Isn’t that sad? Not only do I willingly give up a thing that I typically find considerable joy in – I give it up without asking, and with no idea of whether I’m right or not. I automatically assume that my choices are invalid, and that I should make way IN MY OWN HOME for the obviously superior (and completely imagined) tastes of my visitors. My head is reeling at this. It’s one thing to be amenable to others, another to be a good hostess, another to take the desires of those we love into account. It’s something completely different to assume right out of the gate that you are absolutely in the wrong and must change a fundamental portion of your hygiene routine (something that wasn’t broken) to suit someone else’s tastes.

Ugh. So. I didn’t realize all of this last weekend – not yet. I just woke up with a mad desire to go and get new toothpaste, even though I still have half a tube left of some pretty decent mainstream mint. The urge to get new toothpaste grew over the course of the day, until I couldn’t really concentrate on whatever else I was supposed to be doing. So I dropped everything, went to the co-op, and bought the exact thing that I’d been dreaming of – cinnamon and clove toothpaste, with activated charcoal and bentonite clay. It’s black! It’s so fun to use, and it really does work. My teeth feel very clean, and my gums feel less irritated than they typically do. If you’re interested, check out My Magic Mud (no, that’s not paid placement). Along with the toothpaste, I bought a new mouthwash, cinnamon and neem. A tiny swig goes a long way, and caps off the whole tooth brushing experience quiet well.

There’s no real end to this story. My breath is warm and spicy, like my heart, like me. It has inspired me to look at other belongings I own, and products I use, and consider why I use them, and who that serves. How else have I been capitulating? Who else have I been bowing down to, needlessly?

Predator & Prey

Today’s Daily Post Prompt is “Symbiosis,” about which it turns out I’ve been thinking quite a bit lately. Well, that’s backwards, really. I’ve been thinking about relationships that are supposed to be symbiotic – both organisms surviving together, with mutual, reciprocal benefit – but are not. I guess we’re talking more about codependency, or probably any number of other relationship types of which I’m not yet aware.

First, let’s consider my cats. They’re the most innocent of all of the relationships I’ve been considering. They can survive without me. If I opened up the door right now and shooed them all outside, sure, they’d have a rough week or two, but barring getting hit by a car, they’d be OK. Isabel would find a spot in the sun and sit there, looking frail and vulnerable, until some old lady came along and took her in. Munky would probably run into the first open door and demand kibble and a back rub. Charlie would go feral in no time, and his size and natural ownership of all situations would make him king of the block. There might be some tussles with Kuzia, but they’d work out a way to hold the title jointly without either getting too ticked off.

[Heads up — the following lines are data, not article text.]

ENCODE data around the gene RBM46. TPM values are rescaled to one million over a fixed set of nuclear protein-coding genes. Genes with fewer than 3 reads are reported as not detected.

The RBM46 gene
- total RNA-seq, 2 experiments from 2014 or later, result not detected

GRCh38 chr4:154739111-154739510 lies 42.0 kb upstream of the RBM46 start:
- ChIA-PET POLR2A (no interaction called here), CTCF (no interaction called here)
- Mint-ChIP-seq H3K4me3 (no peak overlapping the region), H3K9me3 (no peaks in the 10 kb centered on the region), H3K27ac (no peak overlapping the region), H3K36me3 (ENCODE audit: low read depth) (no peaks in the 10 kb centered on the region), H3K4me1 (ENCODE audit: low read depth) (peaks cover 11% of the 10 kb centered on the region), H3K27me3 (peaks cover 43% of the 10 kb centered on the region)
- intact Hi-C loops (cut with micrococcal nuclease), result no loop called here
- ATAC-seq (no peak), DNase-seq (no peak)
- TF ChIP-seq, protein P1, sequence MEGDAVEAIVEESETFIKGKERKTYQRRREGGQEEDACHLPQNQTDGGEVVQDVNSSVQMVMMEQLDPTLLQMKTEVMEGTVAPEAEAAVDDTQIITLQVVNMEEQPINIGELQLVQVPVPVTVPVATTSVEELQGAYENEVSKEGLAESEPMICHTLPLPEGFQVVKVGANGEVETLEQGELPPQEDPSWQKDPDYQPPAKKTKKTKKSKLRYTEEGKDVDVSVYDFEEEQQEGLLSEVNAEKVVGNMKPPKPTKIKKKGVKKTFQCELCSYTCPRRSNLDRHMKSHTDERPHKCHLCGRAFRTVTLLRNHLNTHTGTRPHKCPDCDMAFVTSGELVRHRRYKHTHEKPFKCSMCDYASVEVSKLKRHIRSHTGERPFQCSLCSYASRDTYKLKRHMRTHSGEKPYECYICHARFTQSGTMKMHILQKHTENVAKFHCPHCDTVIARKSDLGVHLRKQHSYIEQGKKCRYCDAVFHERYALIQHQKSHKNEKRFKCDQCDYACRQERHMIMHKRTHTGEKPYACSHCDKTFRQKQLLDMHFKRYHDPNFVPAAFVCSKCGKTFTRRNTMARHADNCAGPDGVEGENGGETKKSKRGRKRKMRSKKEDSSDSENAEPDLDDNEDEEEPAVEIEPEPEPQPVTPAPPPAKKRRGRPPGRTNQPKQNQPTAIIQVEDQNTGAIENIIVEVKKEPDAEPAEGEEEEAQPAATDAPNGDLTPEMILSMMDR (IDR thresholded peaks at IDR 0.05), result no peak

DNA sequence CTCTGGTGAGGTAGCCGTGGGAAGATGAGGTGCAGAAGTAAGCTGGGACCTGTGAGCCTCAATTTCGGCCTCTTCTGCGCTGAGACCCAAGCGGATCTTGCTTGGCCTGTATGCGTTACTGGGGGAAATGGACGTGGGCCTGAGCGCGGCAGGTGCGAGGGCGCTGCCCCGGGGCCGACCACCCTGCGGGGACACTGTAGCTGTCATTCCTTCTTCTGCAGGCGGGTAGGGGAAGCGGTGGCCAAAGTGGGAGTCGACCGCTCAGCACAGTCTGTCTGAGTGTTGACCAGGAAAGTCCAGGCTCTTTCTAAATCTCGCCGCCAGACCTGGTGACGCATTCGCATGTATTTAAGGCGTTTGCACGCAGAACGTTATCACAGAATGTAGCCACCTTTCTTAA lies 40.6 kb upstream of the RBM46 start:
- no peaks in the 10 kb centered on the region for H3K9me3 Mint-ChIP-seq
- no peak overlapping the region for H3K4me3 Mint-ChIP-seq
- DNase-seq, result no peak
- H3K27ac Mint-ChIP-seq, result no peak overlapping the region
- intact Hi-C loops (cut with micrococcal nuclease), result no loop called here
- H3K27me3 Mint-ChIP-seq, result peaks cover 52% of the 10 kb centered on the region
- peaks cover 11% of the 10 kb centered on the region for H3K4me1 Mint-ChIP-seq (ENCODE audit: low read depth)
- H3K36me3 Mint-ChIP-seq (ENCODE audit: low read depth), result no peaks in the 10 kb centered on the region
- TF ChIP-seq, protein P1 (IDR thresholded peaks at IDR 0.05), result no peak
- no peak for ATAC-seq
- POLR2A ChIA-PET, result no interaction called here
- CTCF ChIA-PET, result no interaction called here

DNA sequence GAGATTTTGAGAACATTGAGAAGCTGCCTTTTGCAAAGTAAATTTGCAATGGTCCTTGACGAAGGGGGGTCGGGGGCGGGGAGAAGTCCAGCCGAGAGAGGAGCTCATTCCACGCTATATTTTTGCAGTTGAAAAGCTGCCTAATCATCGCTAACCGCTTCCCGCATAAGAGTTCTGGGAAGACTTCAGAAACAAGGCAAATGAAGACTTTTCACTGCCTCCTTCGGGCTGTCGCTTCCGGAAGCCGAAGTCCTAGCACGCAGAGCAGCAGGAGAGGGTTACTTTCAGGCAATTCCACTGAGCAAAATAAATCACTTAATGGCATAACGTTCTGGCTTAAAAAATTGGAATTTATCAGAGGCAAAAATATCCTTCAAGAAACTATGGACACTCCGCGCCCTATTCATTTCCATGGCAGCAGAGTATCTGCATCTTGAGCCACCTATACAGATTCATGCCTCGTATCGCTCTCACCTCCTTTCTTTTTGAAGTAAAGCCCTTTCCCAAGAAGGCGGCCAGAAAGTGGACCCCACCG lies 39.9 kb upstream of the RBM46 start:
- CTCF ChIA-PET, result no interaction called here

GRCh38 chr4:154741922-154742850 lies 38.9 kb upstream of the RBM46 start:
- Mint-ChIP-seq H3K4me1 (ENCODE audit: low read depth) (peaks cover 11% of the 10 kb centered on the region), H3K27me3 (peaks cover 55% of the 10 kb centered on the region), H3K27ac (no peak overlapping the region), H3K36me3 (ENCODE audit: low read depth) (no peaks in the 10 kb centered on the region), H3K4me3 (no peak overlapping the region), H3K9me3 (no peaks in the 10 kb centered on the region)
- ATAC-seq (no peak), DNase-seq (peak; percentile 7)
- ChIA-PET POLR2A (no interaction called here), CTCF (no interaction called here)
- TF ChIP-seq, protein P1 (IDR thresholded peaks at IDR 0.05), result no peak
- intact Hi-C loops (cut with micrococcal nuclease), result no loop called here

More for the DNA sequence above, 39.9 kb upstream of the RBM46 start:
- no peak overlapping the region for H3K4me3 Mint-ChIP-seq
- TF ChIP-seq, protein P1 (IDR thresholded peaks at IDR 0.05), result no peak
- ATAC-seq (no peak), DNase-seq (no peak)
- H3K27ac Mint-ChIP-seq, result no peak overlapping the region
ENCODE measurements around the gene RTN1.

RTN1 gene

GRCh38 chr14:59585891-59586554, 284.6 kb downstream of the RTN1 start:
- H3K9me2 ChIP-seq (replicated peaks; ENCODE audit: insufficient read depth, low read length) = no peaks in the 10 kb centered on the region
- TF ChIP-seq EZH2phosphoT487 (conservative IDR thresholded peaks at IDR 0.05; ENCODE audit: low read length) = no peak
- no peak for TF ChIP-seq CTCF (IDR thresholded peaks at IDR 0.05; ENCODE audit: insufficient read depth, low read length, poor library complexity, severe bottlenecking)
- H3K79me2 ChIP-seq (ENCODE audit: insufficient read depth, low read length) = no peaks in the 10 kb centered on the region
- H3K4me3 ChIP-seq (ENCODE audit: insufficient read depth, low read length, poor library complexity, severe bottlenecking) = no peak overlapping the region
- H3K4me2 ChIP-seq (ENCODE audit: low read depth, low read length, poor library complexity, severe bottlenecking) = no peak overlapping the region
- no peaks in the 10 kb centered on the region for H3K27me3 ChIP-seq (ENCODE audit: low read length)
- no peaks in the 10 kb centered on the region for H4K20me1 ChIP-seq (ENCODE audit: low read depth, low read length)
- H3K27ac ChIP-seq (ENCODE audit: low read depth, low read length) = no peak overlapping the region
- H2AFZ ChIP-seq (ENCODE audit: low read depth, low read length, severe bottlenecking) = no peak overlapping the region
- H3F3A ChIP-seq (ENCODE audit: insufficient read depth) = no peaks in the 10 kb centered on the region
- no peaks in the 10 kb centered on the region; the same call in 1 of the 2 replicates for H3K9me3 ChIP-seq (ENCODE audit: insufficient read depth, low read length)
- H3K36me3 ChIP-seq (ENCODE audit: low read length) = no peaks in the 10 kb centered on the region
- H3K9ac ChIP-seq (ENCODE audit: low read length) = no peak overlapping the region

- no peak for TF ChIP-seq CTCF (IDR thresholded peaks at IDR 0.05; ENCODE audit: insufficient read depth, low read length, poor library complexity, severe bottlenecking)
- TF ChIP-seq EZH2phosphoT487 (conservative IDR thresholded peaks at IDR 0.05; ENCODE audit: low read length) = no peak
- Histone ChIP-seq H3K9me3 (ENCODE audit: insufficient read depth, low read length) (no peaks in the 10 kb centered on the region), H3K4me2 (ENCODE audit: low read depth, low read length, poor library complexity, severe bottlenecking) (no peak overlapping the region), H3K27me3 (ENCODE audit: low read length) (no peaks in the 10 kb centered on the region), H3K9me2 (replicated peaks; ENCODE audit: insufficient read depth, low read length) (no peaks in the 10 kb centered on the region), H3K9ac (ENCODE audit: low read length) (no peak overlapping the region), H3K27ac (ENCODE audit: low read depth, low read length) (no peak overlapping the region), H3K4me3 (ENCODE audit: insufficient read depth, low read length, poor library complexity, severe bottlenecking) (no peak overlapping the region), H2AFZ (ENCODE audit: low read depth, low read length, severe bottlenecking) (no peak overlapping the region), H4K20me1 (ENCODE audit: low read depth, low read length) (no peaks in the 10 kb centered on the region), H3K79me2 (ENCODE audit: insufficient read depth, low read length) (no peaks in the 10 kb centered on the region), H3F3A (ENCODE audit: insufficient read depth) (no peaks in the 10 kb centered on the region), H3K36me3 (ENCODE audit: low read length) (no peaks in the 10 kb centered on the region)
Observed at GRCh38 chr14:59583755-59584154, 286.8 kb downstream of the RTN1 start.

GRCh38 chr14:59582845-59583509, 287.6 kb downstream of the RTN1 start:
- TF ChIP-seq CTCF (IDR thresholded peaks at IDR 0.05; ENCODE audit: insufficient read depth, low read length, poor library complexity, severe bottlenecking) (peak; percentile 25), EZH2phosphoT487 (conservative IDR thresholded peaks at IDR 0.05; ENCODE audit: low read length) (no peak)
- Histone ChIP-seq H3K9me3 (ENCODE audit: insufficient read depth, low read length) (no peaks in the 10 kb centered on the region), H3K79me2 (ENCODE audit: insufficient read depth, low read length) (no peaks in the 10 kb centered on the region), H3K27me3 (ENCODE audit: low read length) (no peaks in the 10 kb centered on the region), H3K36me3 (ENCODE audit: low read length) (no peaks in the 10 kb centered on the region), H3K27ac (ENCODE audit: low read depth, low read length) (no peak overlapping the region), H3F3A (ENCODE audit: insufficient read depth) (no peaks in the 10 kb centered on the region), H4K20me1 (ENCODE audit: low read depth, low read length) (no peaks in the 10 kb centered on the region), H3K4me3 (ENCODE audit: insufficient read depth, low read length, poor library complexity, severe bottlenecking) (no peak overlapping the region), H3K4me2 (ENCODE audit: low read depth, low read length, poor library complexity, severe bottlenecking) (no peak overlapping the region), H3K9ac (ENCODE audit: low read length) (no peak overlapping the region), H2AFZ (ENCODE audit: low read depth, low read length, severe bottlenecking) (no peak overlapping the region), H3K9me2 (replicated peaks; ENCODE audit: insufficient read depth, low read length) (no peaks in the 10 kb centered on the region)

All that being said, they stay here with me. I feed them very expensive food, take them to the doctor whenever anyone exhibits signs of pain or illness, am constantly refilling food/water and cleaning out litter boxes, and everything I own is covered in cat hair/litter/cat footprints. One of the top reasons I’m stuck in this tiny apartment is because having cats makes me wary of trying to find a roommate, and landlords either don’t want pets or just don’t want three of them, so when I do find a place that would work with three cats, it’s WAY out of my price range. But I love them, and when I’m lonely, there’s always a furball to curl up next to, and when I cry, Charlie loves to lick tears, and when I take showers, Isabel loves to get petted through the plastic shower curtain liner, and when I brush my teeth, Munky loves to have me pet him with the non-toothbrush-holding-hand. So we count on each other, and here we are.

I know too many people who are in negative relationships. Relationships where one of the participants has taken on the role of caregiver, and gives the other participant way too much leeway to not be present, active, giving. I also know more people than ever before who are in desperate need of therapy, or at least some sort of help, whether it’s coming to terms with an addiction, or dealing with childhood trauma, or mental imbalance based in health concerns like PCOS. And I know too many women who can’t come to terms with the fact that you can’t keep from being alone by forcing someone else to depend on you. You’ll still be alone, just alone with someone else in the house. And believe me, that’s much worse, loneliness without being allowed to find a way out of it. And YOU doing it to YOURSELF! What a pity. What a waste. I wish I had the guts to tell every one of my girlfriends that I see in this situation to get out. It’s better to be on your own than alone and stuck under the influence of a man who somehow believes that giving 1/4 of the effort amounts to participation. Relationships are very hard work, and we shouldn’t have to put in 3/4 of the effort for no reward, especially in this day and age, when there’s just no more reason to suffer. It used to be that you needed to be under the protection of a man, and that there was financial security in it, but not anymore. Come to think of it, I don’t have any girlfriends who aren’t the more successful partner, financially speaking.